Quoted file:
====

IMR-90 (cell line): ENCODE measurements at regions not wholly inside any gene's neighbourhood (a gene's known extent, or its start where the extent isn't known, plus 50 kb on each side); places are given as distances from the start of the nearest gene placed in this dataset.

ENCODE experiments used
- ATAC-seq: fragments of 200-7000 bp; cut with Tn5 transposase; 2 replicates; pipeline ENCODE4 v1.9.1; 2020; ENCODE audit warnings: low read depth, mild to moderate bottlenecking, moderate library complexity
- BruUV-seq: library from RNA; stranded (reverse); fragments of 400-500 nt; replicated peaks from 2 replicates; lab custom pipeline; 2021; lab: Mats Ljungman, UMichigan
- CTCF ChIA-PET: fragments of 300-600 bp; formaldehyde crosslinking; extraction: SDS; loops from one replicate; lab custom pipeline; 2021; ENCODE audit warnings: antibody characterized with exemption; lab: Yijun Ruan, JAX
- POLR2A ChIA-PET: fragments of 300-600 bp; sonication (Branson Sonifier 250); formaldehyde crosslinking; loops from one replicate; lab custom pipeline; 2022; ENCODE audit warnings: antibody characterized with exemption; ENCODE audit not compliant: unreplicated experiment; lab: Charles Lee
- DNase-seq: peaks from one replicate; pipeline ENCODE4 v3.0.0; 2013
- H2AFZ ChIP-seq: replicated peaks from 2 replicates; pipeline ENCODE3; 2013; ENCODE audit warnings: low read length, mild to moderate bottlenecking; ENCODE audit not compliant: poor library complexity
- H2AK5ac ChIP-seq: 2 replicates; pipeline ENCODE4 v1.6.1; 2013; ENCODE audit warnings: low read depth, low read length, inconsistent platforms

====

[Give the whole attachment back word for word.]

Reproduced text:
IMR-90 (cell line): ENCODE measurements at regions not wholly inside any gene's neighbourhood (a gene's known extent, or its start where the extent isn't known, plus 50 kb on each side); places are given as distances from the start of the nearest gene placed in this dataset.

ENCODE experiments used
- ATAC-seq: fragments of 200-7000 bp; cut with Tn5 transposase; 2 replicates; pipeline ENCODE4 v1.9.1; 2020; ENCODE audit warnings: low read depth, mild to moderate bottlenecking, moderate library complexity
- BruUV-seq: library from RNA; stranded (reverse); fragments of 400-500 nt; replicated peaks from 2 replicates; lab custom pipeline; 2021; lab: Mats Ljungman, UMichigan
- CTCF ChIA-PET: fragments of 300-600 bp; formaldehyde crosslinking; extraction: SDS; loops from one replicate; lab custom pipeline; 2021; ENCODE audit warnings: antibody characterized with exemption; lab: Yijun Ruan, JAX
- POLR2A ChIA-PET: fragments of 300-600 bp; sonication (Branson Sonifier 250); formaldehyde crosslinking; loops from one replicate; lab custom pipeline; 2022; ENCODE audit warnings: antibody characterized with exemption; ENCODE audit not compliant: unreplicated experiment; lab: Charles Lee
- DNase-seq: peaks from one replicate; pipeline ENCODE4 v3.0.0; 2013
- H2AFZ ChIP-seq: replicated peaks from 2 replicates; pipeline ENCODE3; 2013; ENCODE audit warnings: low read length, mild to moderate bottlenecking; ENCODE audit not compliant: poor library complexity
- H2AK5ac ChIP-seq: 2 replicates; pipeline ENCODE4 v1.6.1; 2013; ENCODE audit warnings: low read depth, low read length, inconsistent platforms